Okotie concluded saying: “I think a major thing that stood out for me was the Lagos Book and Art Festival, and one of the things I said to her was, ‘you are bringing all of these to them, but what about students with disabilities?’ In one of the editions, students from Queens College came, and there was a cooking competition, and the visually impaired students also participated. Senior Sola is very intentional, so she does all this work and she makes sure every single person is able to participate and benefit, and I’m glad there is an opportunity like this to celebrate her.”

Doyinsola Ogunye reflected on her early experiences working with Alamutu and credited her for igniting her passion for environmental activism. She noted: “I couldn’t remember my childhood without Aunty Sola and all the Alamutus being a part of it. My first job was actually with her organisation Children and the Environment (CATE), and I think I was about 15-16, and I just got out of secondary school and I was looking for a job to keep me busy before university and I started working with Aunty Sola. I remember it was in Victoria Island and it was tough. Everyone knows Aunty Sola is a perfectionist when it comes to environmental work, and I still remember some of the early things she instilled in me, which are things I still do till now.”

“There was a particular day, she sent me to a fast food place to buy food, and she asked me to take coolers because she didn’t want takeaway packs, and this happened when I was 16, and she instilled that in me. Today, I don’t buy food in takeaway packs. This year, the Lagos State Government banned Styrofoam packs; surprising that people are now doing what Aunty Sola started a long time ago”, she added.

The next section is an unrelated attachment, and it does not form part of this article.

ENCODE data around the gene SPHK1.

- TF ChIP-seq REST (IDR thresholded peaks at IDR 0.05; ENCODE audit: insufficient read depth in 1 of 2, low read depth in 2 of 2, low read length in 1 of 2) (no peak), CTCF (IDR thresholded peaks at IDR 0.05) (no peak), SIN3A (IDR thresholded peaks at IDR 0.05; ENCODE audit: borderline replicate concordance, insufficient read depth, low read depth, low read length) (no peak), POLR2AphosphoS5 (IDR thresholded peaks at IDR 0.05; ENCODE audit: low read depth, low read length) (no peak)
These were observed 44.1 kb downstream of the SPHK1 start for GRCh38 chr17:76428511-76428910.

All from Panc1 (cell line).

“I think that’s how my passion for the environment started, because I started doing some environmental work in 2009 or thereabout, and that was after I started working with her. So, I would say that working with her actually ignited that passion in me to do what I’m doing now. Right after that, we started to work on something called the Beach Samaritans. I would say that there is nobody that knows me and my work that doesn’t know how Aunty has supported my work, and also being a strong influence in my life. So, I want to really appreciate her. Thank you so much for being a very strong influence in my life today.” Ogunye reiterated.

Following the colloquium, the event transitioned into a vibrant cultural evening at the Mainstage of Freedom Park. Attendees were treated to a rich tapestry of artistic expressions, including live music by Abbey Trombone and the Abinibi Groovy Band, Efik Ekombi Dance by the energetic Efik Dance Troupes and captivating performance by Jojo Body Beat. Poetry performances were done by spoken word artists like Kemistry and Ruth Mahogany. A host of goodwill messages also added depth to the evening, creating an atmosphere of fulfilment, gratitude, and reflection. Jahman Anikulapo, Dame Taiwo-Ajai Lycett, Eedris AbdulKareem, Iquo DianaAbasi, Mrs Oyo-Ita in their goodwill messages lauded Alamutu’s advocacy for social justice.

The Green Queen deserves her flowers

The event was dedicated to honor Sola Alamutu affectionately known as The Green Queen of Africa, for her unwavering commitment to freedom of artistic expression, cultural diversity, and environmental justice. Ms. Alamutu expressed her gratitude for being recognized and emphasized the importance of empowering young creatives for social transformation. “I feel very honored and privileged to be celebrated while I am still alive, and I am receiving my flowers now” said the Green Queen.

Freedom Vibes 8.0 served as a platform to further the conversation on women’s empowerment in the realm of arts and advocacy. By showcasing the diverse talents and voices of women, the event was aimed to inspire attendees while igniting dialogue and driving social change. Through a fusion of exhibitions, panel discussions, and artistic expressions, Freedom Vibes 8.0 successfully amplified Alamutu’s legacy and underscored UVA’s commitment to promoting civic education, human rights, and cultural diversity in Africa.